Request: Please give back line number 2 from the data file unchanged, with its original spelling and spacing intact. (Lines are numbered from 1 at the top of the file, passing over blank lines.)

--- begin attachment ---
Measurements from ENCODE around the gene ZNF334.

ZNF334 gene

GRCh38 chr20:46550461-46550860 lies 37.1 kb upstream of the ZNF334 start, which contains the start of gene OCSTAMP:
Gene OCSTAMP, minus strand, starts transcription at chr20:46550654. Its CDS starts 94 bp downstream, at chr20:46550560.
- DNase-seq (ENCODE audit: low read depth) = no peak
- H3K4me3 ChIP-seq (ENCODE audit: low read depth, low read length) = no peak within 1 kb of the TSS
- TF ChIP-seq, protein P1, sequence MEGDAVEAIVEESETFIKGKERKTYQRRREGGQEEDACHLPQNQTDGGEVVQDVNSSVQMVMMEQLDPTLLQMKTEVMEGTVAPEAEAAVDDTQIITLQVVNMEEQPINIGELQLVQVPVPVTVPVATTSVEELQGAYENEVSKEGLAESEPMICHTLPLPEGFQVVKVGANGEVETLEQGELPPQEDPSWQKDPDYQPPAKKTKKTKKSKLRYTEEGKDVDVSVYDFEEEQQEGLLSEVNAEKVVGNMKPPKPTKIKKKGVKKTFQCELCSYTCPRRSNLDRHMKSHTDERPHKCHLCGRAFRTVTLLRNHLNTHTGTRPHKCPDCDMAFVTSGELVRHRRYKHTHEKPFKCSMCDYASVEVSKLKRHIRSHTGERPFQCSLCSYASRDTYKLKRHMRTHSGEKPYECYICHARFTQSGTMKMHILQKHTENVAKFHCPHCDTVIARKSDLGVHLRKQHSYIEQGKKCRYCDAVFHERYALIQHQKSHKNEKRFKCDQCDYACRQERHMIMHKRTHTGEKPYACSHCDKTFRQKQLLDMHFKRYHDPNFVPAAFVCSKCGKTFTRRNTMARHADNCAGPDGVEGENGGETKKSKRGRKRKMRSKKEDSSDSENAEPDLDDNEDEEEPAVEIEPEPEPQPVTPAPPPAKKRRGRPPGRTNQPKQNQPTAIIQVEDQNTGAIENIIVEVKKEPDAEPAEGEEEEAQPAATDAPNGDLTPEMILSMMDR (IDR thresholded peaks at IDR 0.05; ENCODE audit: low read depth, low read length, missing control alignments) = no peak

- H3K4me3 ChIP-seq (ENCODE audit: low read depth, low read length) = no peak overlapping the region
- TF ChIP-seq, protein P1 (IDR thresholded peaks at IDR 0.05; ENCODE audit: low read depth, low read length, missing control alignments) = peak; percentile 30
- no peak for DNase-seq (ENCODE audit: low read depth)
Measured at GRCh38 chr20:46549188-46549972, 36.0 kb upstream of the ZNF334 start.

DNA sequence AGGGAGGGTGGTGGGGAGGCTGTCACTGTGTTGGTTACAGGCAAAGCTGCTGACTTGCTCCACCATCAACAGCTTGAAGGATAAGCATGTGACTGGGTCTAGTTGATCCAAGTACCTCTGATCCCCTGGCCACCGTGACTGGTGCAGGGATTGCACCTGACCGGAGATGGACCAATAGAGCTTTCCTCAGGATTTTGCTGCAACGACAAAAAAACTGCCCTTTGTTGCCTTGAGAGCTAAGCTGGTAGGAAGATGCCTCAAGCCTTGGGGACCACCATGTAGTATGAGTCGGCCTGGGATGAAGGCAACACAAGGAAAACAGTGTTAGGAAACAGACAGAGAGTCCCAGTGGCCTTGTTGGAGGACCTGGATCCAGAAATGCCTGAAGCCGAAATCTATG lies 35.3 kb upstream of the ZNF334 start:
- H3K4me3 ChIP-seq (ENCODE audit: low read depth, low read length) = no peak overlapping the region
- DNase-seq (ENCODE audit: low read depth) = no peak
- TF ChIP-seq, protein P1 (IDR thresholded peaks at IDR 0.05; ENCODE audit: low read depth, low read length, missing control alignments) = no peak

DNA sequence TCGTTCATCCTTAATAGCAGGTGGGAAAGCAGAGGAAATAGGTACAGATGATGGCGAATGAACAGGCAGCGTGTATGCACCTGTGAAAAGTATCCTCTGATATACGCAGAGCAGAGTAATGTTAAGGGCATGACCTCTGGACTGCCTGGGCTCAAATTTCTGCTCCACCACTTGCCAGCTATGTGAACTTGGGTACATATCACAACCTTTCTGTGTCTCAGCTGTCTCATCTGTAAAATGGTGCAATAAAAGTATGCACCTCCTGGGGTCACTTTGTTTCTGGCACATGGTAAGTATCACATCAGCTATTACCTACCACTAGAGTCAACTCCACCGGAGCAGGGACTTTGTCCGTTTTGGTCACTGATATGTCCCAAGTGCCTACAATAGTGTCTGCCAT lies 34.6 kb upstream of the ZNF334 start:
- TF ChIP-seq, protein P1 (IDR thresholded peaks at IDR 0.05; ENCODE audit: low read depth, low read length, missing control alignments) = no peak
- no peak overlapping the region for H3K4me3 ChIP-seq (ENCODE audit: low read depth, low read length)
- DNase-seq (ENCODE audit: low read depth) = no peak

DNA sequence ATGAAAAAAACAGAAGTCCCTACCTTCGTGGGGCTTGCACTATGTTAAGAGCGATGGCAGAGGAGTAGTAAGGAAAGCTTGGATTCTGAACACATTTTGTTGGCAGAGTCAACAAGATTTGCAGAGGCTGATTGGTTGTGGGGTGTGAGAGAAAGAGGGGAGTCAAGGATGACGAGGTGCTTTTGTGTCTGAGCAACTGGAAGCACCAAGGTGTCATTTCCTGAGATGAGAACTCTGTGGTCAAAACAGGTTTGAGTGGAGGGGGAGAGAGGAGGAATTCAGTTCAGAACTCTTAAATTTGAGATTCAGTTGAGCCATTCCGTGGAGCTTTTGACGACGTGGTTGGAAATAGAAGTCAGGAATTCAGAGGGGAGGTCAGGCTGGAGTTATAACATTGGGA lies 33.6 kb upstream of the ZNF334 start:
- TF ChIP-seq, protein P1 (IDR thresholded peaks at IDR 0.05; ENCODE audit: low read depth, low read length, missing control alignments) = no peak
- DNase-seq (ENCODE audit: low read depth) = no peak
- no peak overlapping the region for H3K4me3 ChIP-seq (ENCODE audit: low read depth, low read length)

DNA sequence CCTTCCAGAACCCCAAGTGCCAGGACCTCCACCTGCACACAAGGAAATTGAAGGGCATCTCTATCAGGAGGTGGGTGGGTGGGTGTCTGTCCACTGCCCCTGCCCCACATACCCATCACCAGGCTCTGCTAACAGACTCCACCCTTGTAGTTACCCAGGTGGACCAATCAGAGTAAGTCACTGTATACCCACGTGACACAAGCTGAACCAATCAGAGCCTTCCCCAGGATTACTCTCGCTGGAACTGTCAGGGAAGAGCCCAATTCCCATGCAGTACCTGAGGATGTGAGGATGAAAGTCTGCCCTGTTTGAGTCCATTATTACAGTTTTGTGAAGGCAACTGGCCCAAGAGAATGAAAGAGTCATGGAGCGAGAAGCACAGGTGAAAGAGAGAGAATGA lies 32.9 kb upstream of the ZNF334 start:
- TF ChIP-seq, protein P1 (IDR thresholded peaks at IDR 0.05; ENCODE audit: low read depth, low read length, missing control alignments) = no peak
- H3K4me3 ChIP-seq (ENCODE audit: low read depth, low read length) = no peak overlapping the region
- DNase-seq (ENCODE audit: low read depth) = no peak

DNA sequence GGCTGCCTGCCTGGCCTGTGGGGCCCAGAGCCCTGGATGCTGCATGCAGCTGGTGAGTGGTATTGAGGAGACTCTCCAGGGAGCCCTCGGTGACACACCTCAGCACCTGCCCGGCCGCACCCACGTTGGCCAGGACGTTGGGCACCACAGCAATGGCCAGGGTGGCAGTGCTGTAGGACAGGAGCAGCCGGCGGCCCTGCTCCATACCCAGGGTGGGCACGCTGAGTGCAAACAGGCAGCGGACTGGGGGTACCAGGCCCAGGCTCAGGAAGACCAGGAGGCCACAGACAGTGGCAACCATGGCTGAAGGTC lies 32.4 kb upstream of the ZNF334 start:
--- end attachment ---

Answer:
ZNF334 gene